Marketing Management
Marketing, Branding and Brand Equity

Background

In today competitive business environment, marketing is becoming a more important element to be properly and effectively managed by business owners and managers. As the business environment is becoming dynamic, volatile and competitive, it is crucial for the firms to enhance the marketing effectiveness and capabilities of the firm to stay relevant, competitive and profitable in the every challenging marketplace. It is becoming hard to stay competitive with only efficient operational activities alone, as that had become a bottom line to compete in this new economy. The various businesses are working hard to get the attention of the customers and prospects alike to lure the customers to their value offerings. Not only that, the ability to fulfill customers’ needs and requirement in an accurate and effective manner is becoming more critical, as in this information and knowledge era, customers are becoming more demanding and knowledgeable in their consumption decisions. Thus, with all these trends being observed, it is safe to conclude that any firms that which to become competitive and profitable in the new era must possess strong marketing capabilities.

Under effective and prudent marketing management of a company, there are many areas to be focused and learned by a manager. At the very early stage, a market should understand the STP process (i.e., segmentation, targeting and positioning), the marketing mix, the consumer behaviors, the marketing plan and many others. All of these topics are crucial in enhancing the marketing capabilities of a firm in the new economy. Fortunately, many of these topics are widely discussed in business related reference book, literature, business magazines, and even academic-related business textbooks. Thus, to obtain such information, for decision making or advices purposes for manager is not a hard issue. However, the topic on brand equity is hardly discussed in the public materials that are easily assessable by business managers. Thus, it is one of the reasons that the issues related on brand equity are selected as the topic to be discussed in this writing.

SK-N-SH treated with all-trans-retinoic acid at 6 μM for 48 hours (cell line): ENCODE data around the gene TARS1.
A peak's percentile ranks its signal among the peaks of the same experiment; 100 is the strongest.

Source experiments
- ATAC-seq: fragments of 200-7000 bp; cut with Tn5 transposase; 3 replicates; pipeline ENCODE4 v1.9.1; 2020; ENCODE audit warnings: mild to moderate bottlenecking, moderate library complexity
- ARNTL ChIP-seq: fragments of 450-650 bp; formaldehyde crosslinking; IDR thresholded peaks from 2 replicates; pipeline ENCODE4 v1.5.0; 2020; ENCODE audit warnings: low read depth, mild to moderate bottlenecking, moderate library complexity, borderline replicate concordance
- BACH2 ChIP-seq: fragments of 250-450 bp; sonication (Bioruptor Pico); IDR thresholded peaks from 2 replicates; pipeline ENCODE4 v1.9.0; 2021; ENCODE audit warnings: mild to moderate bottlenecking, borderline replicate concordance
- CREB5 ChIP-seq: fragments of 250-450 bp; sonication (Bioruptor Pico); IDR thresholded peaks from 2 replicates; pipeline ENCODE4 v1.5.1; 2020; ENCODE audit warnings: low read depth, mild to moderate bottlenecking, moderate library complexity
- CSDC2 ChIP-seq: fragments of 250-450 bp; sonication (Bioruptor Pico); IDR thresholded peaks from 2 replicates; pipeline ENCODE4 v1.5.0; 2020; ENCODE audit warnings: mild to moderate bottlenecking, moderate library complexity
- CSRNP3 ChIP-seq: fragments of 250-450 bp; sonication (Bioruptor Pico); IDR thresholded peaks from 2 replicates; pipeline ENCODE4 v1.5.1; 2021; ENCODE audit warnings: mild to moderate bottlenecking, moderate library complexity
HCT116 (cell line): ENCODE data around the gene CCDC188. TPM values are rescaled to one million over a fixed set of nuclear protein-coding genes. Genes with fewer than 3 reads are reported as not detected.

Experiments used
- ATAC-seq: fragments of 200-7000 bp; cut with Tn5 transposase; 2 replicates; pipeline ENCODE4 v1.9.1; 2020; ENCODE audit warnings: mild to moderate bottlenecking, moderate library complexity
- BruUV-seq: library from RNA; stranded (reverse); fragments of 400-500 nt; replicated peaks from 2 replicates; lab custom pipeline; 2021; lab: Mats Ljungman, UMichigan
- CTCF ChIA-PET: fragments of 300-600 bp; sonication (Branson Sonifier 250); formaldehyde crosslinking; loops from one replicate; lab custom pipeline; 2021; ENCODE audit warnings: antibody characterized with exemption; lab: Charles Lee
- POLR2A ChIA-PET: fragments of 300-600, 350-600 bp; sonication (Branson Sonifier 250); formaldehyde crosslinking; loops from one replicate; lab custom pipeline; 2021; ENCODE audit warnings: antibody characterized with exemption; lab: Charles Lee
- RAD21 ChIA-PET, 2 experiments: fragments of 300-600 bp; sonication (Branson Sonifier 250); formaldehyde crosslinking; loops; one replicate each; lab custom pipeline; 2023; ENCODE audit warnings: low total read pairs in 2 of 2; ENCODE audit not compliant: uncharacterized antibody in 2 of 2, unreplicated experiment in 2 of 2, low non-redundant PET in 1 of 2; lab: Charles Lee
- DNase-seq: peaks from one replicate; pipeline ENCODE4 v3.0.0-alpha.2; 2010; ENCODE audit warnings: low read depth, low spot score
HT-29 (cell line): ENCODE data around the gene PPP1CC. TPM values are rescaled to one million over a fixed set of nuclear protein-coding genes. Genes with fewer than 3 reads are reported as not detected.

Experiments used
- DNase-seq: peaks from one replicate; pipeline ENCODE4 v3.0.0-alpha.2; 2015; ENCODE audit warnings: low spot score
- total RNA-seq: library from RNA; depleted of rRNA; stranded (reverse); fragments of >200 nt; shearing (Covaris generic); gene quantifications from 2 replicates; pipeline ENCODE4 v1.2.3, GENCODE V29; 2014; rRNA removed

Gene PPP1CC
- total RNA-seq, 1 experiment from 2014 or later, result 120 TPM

Not only that, it is also understood that as the business is becoming more competitive whereby more participants are joining a business landscape, making the business or industry environment becoming more crowded, it is becoming more important for a firm to try to stand out from the competition, through a strong brand name in the marketplace. Thus, branding is becoming a crucial element to be properly managed, and designed in crafting the marketing campaign or mix in attracting and retaining customers under such business environment. Thus, this writing choose to discuss, research, and study on the theoretical framework and literature concerning the issues of branding, particularly focusing on the topics related to brand equity and customer-based brand equity as these issues are essential for modern companies to compete in the challenging and dynamic marketplace today and in the future.

Under the context of branding or brand equity, one of the most widely used and accepted model and framework is developed by Aaker (1991). It is found that many other researchers since 1990s, are adopting the framework suggested by Aaker (1991) in conducting surveys and study for the various case studies and companies. As such, viewing from the fact that such framework is apparently widely accepted and recognized by many other researchers, it is rationale to select the model of brand equity developed by Aaker (1991) for the research purpose in this writing, which is aimed to study the concepts and issues related to branding and brand equity. Apart from that, that concept o brand equity developed and popularized by Aaker (1991) was then further redefined and improved by Keller (1993) to form the concepts of customer-based brand equity. The defined and improved conceptual framework of customer-based brand equity is also widely recognized and cited in many works by other researchers. Thus, it is also important that this writing incorporate the concepts suggested and argued by Keller (1993) in forming the research process. In the next section, the concepts and issues of branding, brand equity as well as customer brand equity will be articulated.